Understanding adult learners — who they are, how they use technology, how they learn, barriers they face, and specific standards for progressing in their educations — allows developers and educators to conceptualize ways to help these learners.
The numbers are staggering. 36 million adults cannot read above a third grade level, and one in three do not have basic math skills. The PIAAC Fact Sheet to the right tells us even more. This market is immense, and those who understand it are best poised to become market leaders.
Through the stories of our Beacons, we see the many different types of adult learners who make up the 36 million in need and ways that technology can meet their needs.
Kentucky Educational Television also tells the stories of adult learners in their TV and web series Dropping Back In. The series looks at how a lack of a high school credential affects the lives of adults from a personal, professional, and educational standpoint.
According to research by the Pew Research Center, Internet access, computer/laptop ownership, and smartphone ownership among American adults is at an all-time high. 84 percent of American adults have Internet access, 73 percent own a computer or a laptop, and 68 percent own a smartphone.
However, the survey results also show that low-income, poorly educated, older, and/or Hispanic and African-American adults still lag behind in significant ways. For example, only 41 percent of adults with less than a high school education own a smartphone and only 29 percent own a computer or laptop.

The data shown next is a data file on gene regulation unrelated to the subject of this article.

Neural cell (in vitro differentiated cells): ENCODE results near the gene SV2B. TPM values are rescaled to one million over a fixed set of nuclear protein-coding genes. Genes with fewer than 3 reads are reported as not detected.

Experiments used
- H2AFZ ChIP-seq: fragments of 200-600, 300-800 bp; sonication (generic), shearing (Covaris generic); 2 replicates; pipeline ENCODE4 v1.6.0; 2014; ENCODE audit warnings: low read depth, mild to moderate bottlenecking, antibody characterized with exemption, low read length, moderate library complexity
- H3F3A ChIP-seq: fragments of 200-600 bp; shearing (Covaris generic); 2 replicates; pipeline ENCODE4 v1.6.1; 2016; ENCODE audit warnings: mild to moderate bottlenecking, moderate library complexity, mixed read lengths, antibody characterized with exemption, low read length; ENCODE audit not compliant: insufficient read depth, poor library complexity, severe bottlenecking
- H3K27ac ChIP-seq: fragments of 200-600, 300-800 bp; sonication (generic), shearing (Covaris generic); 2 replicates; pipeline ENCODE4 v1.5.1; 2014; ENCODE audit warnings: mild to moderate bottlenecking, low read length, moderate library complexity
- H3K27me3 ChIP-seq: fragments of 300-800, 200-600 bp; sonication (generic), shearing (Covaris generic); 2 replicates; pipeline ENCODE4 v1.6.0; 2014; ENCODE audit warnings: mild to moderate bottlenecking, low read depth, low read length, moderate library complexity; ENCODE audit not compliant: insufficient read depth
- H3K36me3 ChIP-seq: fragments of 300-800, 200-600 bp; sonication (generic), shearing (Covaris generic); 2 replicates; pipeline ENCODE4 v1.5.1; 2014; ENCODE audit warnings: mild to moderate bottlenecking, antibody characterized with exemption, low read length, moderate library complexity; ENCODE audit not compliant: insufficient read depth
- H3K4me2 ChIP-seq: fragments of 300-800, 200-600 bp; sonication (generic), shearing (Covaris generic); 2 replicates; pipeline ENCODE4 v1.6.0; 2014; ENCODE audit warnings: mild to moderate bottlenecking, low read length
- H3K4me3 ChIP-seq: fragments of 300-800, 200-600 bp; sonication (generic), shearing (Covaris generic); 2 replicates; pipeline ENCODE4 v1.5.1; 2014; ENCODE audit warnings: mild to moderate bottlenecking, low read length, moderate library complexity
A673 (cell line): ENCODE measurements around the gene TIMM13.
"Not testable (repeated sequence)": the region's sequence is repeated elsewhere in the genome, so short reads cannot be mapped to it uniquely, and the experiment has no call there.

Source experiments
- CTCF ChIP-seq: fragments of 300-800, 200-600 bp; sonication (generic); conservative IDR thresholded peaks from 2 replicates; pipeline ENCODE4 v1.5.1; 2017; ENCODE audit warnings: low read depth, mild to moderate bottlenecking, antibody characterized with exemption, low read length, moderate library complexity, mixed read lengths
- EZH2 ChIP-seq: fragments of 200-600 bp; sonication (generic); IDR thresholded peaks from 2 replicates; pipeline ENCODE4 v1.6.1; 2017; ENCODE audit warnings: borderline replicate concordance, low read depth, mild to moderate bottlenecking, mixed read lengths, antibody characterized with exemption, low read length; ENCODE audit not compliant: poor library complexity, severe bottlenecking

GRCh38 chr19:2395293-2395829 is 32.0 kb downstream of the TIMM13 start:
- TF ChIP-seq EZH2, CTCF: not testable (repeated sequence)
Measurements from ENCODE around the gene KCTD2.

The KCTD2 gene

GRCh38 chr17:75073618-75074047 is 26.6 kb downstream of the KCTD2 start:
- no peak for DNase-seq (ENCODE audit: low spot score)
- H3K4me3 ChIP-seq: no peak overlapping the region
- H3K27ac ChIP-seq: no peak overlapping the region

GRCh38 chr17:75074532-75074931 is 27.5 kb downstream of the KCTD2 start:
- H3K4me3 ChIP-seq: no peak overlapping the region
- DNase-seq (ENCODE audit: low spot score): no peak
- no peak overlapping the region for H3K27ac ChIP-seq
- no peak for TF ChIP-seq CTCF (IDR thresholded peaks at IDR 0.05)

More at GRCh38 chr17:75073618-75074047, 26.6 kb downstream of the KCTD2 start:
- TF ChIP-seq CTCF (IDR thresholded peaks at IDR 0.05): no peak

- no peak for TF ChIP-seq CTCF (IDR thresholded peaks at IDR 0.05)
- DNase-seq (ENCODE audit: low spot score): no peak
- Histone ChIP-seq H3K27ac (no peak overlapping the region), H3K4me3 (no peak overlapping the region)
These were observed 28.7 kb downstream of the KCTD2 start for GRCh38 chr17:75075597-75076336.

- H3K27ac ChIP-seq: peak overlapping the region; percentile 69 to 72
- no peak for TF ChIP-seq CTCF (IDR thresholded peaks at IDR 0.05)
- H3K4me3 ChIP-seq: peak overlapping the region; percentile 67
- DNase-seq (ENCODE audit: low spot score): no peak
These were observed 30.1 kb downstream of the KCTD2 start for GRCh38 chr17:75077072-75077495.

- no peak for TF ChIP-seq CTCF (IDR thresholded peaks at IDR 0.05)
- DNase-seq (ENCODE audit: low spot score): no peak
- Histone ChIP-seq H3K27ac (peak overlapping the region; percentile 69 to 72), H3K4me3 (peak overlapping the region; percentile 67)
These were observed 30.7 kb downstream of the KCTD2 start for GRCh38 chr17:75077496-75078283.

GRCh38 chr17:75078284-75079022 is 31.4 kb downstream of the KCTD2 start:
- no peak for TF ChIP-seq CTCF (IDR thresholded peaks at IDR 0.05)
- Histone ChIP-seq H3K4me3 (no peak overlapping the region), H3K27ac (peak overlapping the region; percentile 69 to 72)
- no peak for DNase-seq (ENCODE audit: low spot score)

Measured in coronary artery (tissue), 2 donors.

In one of the few rigorous studies focused on digital technologies and low-skilled adult learners, researchers from SRI found that edtech products can help build math and reading skills, as well as confidence in using online technologies. Our Digital Tools Support Adult Learners infographic (right) highlights the key findings from the report and includes recommendations for educators and product developers alike. You can also read the full report here.
Four major theoretical perspectives on adult learning have influenced the way we think about how adults learn.
The barriers and challenges most often cited by low-income adult students and adult educators generally revolve around managing the competing demands of work, family, education, desire for a social life, availability of classes and programs, and lack of confidence as learners. Low-Income Adults in Profile: Improving Lives Through Higher Education, a report from the American Council on Education, profiles low-income adult learners, outlines the many challenges they face, and advocates for changes in policy and systems to better needs their needs.
The College and Career Readiness (CCR) Standards for Adult Education are a framework for preparing adult students for success in colleges, technical training programs, work, and citizenship. Programs and products can be developed around this framework to prepare adult learners for the rigors of postsecondary training, work, and citizenship.
Personal success skills (or soft or non-cognitive skills) are also getting increased attention in the workforce development arena. These skills enable adults to manage the challenges, relationships, transitions, and social systems of working life. Empowering Adults to Thrive at Work: Personal Success Skills for 21st Century Jobs from SRI Education and The Joyce Foundation presents the research on promoting personal success skills for adults and provides specific recommendations for effective and affordable supports for the development of these skills.